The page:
Why do authors of fiction glamorize unpleasant or traumatic events?

  Hello folks! I've posted an idea and a starting point, but here is my official project plan. I'd love to hear all your thoughts! 

 My topic (as you may have noticed from the title) is why authors of fiction would want to gloss over an unpleasant or traumatic event, or glorify it in some way. Most people admit they love a happy ending, but many authors will write a story that involves a disturbing event, and they'll make the disturbing event seem exciting, attractive, or glamorous, for some odd reason. This will heavily affect the way a reader perceives the story, as well as their perception of the event in real life. An author may have good reason to sugarcoat traumatic scenes, and obviously it all depends on various factors. I want to look at a concrete reason (or multiple reasons) why an author would do this. 

 Other things I want to focus on or take into consideration;

 1. The type of story and it's target audience. 

 2. The plot or focus of the story, and the intentions behind it.  

 3. If the author is conscious of what they're writing and how accurate it is. This is difficult and writers/media/interviewers would not outright say this, given it sounds offensive, but sometimes it's easy to tell. 

4. How many readers actually notice these things.  

5. The author's background. This ties into #3 as well, but how accurate a scene is depends on how close the author has come to actually living it, or how well the author has researched the topic they're writing about if they haven't personally experienced it. 

6. Biases, whether they're the authors, or the medias, or a readers, or my own. 

 As my starting point, I collected examples of how unpleasant situations are glamorized in fiction. For my first round of research, I will be trying to answer the question of why, and I'll see what happens from there. 

  Potential Sources: This list is mostly suggestions from the comments, I plan to look at a whole bunch of other things as well, these are just a few ideas.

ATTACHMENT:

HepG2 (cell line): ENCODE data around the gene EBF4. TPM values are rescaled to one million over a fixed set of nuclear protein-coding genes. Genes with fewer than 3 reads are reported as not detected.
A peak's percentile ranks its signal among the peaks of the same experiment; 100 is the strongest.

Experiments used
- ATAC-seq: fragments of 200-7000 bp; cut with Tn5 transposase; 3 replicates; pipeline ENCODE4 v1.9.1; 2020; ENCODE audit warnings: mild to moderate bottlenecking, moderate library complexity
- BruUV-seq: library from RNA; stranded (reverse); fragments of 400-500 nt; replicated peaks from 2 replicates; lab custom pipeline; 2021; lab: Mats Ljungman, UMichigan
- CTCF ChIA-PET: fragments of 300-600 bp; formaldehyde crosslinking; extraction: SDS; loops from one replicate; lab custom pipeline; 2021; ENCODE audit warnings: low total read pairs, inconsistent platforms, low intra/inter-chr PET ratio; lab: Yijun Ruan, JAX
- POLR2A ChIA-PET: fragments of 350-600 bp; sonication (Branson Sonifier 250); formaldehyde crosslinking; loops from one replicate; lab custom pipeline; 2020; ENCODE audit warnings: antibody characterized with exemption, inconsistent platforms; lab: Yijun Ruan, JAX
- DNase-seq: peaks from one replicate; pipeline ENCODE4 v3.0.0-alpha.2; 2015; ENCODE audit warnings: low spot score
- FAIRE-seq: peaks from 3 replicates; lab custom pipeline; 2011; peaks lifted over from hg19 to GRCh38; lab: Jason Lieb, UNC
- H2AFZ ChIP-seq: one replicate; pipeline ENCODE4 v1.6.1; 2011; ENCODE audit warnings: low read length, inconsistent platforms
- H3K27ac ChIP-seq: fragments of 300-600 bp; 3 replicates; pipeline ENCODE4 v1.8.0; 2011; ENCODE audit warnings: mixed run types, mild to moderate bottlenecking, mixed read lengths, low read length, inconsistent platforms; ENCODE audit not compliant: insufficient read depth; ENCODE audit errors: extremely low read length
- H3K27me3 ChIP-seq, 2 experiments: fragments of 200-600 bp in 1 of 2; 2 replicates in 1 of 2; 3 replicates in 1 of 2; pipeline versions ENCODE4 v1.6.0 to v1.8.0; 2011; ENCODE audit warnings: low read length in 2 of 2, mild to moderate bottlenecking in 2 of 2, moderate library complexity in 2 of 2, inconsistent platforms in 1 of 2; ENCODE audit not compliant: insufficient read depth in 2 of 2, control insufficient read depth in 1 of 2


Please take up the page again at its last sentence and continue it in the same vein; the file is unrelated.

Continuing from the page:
1. Everybody’s comments, because this is heavily based on opinion, theory, and inference.
  2. Social media; I will be more specific when citing, but I want to look into author's Instagram and Twitter accounts, as well as interviews with them. 
  3. https://www.theguardian.com/bo...our-stars-john-green
  4. http://www.thirteenreasonswhy....rteenreasonswhy.html
  5. https://www.goodreads.com/book...ll-the-bright-places
  6. http://www.stuff.co.nz/stuff-n...ide-in-the-worst-way
  7. https://www.psychologytoday.co...a-resets-personality
  8. https://www.goodreads.com/shelf/show/trauma
  9. http://time.com/4060116/dark-c...shaw-jellyfish-nest/
  10.  http://inventingrealityediting...-unhappy-ending.html

      10. http://theeditorsblog.net/2011...otion-in-the-reader/

      11. https://www.youtube.com/watch?v=Fk25CDyMZoE

      12. https://www.youtube.com/watch?v=P5IKHrpXXoo

 Teacher's Name: Ms. Mantei 

  I love hearing from you all. As I mentioned before, my research will be heavily based on opinions so I'm open to a variety of perspectives.  

Original Post

Hi Sophie!

I thought the point about an authors background and experience plays a huge part in whether the story is legit and not just taking advantage of trauma victims. They are stories where author's will do extensive research into disorders arising from trauma like PTSD or Dissociative Disorders related to ptsd, and i think it really depends on how much time they put into understanding people who go through these horrific events. It could also be looked on in the way that it matters whether their purpose is to inform or exploit someone's trauma. 

Anyways, I really like your outline and I think it covers everything important to this research! I'm looking forward to your next posts!

~~~

Rachel Lu

Hi Sophie, this topic is really interesting to me as well. I am also wondering if you are going to focus on any specific novels to demonstrate your point? I really like how you’ve shown the websites you’re getting your information from. If you want to check this out it is a paper written on an authors perspecitve and purpose: https://iblog.dearbornschools....s-purpose-packet.pdf 

I’m really excited to read more of your posts!